edit on 7-7-2012 by NarcolepticBuddha because: (no reason given)

edit on 7-7-2012 by NarcolepticBuddha because: (no reason given)



posted on Jul, 7 2012 @ 05:56 PM
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reply to post by NarcolepticBuddha
 


Mary Poppins remedy was a spoonful of sugar to get the medicine down !!



posted on Jul, 7 2012 @ 05:57 PM
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reply to post by rick004
 


That's the winning combination right there. From now on, I'm going to take my grain of salt with a spoonful of sugar!



posted on Jul, 7 2012 @ 05:59 PM
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Hi - Here is what I found, OP:


Meaning

To take a statement with 'a grain of salt' or 'a pinch of salt' means to accept it but to maintain a degree of skepticism about its truth.

Origin

The idea comes from the fact that food is more easily swallowed if taken with a small amount of salt. Pliny the Elder translated an ancient antidote for poison with the words 'be taken fasting, plus a grain of salt'.


Here is a link to the full explanation - kind of interesting, actually!

Grain of Salt - meaning



posted on Jul, 7 2012 @ 05:59 PM
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reply to post by NarcolepticBuddha
 


By George I think he's got it !!! Have a great weekend !!



posted on Jul, 7 2012 @ 06:02 PM
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reply to post by AboveBoard
 


Excellent find! I probably should have just researched it myself--but you know finding phrase usages, meanings, and origins can be spotty with internet searches sometimes. A lot of interpretations and explanations turn out to be false, and ultimately urban legends or whatever else.

I was hoping we could crack this one wide open and you guys have.

edit on 7-7-2012 by NarcolepticBuddha because: (no reason given)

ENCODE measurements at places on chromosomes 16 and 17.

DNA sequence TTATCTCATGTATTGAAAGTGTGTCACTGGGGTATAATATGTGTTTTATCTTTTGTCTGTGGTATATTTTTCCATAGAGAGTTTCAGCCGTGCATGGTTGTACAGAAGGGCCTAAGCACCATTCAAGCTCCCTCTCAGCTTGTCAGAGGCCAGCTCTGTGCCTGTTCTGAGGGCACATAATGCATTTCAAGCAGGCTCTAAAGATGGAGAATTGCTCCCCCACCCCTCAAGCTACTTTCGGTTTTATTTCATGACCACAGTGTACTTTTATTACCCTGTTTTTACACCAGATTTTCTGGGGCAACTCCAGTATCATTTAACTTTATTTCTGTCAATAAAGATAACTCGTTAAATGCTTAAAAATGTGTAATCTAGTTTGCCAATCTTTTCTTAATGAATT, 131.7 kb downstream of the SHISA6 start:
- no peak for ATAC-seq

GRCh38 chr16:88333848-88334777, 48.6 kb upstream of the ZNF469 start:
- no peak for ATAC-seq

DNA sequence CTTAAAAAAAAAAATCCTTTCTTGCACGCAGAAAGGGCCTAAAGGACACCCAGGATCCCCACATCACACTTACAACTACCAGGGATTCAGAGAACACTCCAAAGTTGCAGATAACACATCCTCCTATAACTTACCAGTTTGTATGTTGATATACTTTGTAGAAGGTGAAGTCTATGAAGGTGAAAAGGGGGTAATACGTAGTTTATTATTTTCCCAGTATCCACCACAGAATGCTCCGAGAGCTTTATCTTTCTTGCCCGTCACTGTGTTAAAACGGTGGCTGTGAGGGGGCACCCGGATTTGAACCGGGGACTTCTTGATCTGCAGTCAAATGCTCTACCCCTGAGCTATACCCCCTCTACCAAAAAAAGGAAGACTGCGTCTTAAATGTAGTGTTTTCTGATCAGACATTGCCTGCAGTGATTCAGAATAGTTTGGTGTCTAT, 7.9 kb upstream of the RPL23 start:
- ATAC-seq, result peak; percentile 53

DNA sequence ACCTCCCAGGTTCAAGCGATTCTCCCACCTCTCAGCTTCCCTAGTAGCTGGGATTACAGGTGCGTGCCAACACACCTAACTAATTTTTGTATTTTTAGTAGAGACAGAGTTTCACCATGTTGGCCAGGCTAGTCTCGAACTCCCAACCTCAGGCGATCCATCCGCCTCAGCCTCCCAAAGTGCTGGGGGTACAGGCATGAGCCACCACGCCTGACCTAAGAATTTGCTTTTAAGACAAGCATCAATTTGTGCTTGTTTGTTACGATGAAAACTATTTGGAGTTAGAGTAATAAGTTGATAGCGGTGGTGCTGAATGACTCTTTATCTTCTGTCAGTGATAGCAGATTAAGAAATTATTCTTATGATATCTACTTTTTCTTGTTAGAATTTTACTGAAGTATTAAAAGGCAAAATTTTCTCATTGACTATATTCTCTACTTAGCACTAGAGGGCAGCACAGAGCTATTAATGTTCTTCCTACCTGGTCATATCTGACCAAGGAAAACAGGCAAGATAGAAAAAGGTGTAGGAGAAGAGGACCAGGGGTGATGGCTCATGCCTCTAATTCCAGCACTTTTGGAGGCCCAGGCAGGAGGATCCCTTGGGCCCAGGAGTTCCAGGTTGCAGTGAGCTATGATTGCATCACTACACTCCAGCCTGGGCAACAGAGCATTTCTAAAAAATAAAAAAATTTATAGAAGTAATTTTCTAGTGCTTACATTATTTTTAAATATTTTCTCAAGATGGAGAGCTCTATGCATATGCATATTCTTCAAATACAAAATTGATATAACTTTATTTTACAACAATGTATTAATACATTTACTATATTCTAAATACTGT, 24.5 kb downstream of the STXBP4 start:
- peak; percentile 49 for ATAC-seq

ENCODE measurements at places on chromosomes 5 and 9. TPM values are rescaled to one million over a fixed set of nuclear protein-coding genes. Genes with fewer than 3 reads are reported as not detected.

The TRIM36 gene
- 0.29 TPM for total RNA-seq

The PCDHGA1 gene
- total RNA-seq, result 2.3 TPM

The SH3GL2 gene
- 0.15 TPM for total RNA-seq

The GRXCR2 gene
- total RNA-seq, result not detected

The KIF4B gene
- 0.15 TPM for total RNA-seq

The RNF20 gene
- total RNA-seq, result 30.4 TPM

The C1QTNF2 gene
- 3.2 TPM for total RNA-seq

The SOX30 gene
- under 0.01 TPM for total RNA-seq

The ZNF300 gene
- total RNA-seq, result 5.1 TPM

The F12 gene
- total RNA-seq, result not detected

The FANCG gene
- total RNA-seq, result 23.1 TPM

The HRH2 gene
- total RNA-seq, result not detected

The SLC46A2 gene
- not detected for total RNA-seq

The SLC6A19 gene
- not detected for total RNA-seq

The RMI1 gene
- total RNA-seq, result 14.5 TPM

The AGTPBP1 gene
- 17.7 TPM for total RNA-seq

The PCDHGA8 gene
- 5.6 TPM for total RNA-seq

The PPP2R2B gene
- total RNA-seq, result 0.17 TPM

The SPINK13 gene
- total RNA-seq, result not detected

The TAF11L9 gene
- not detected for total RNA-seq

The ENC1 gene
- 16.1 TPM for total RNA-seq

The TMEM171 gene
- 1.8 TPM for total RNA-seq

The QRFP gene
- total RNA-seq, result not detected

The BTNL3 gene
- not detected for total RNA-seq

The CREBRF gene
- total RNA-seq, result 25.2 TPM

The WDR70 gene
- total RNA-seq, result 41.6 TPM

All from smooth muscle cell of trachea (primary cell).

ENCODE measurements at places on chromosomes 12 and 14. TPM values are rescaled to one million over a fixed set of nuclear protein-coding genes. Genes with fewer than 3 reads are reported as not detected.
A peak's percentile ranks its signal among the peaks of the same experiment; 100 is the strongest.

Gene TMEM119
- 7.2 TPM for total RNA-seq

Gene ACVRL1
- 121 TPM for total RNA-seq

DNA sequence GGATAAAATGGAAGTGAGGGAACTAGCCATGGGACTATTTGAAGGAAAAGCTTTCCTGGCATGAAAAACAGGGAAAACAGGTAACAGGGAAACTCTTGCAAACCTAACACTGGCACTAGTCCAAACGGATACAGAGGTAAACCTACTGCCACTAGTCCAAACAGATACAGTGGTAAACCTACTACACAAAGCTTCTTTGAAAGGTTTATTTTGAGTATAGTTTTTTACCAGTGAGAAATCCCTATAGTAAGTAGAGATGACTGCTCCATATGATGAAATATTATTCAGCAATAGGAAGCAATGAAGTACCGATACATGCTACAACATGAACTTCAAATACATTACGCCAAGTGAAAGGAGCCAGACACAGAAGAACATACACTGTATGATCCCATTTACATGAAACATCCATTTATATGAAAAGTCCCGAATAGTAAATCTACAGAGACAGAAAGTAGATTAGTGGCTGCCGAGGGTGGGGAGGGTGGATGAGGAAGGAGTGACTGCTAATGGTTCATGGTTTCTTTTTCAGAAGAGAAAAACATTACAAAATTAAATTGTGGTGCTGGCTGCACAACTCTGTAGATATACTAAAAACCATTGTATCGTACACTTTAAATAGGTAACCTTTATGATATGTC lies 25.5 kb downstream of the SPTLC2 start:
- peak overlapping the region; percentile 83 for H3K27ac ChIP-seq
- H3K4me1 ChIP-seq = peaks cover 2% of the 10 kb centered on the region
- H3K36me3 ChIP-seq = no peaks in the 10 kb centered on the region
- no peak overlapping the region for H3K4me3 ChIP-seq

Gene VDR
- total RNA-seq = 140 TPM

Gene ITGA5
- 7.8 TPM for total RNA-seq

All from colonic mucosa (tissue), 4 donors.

posted on Jul, 7 2012 @ 06:26 PM
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I will take my tequila with a grain of salt.. I don't always drink but when i do i prefer patron..
.. Just saying



posted on Jul, 7 2012 @ 06:43 PM
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reply to post by NarcolepticBuddha
 


It's an expression (a natively British one, it seems). It means don't take a given statement at face value, because there's a good chance it's BS.



posted on Jul, 7 2012 @ 06:58 PM
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Originally posted by rick004
reply to post by NarcolepticBuddha
 


I think the saying came from a roman general who thought that ingesting small amounts of poison would render him immune to being poisoned . He ingested them with small amounts of salt to hide the bitter taste .


I'll would also add that the meaning since that time has morphed a bit...

Now it means...my previous statement is purely conjecture, I have no proof, believe what you will
of it and make up your own mind



posted on May, 23 2013 @ 10:10 AM
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I don't mean to bring a dead thread to life... but I had an interesting thought about this phrase you're questioning here...

Perhaps, the phrase became "viral" as a colloquial idiom... because of it's variety of uses to COVER up something. Whether it be for healing or concealing... A curious linkage to skepticism, no?

The Latin word salis means both "salt" and "wit," so that the Latin phrase "cum grano salis" could be translated as both "with a grain of salt" and "with a grain (small amount) of wit." (wiki)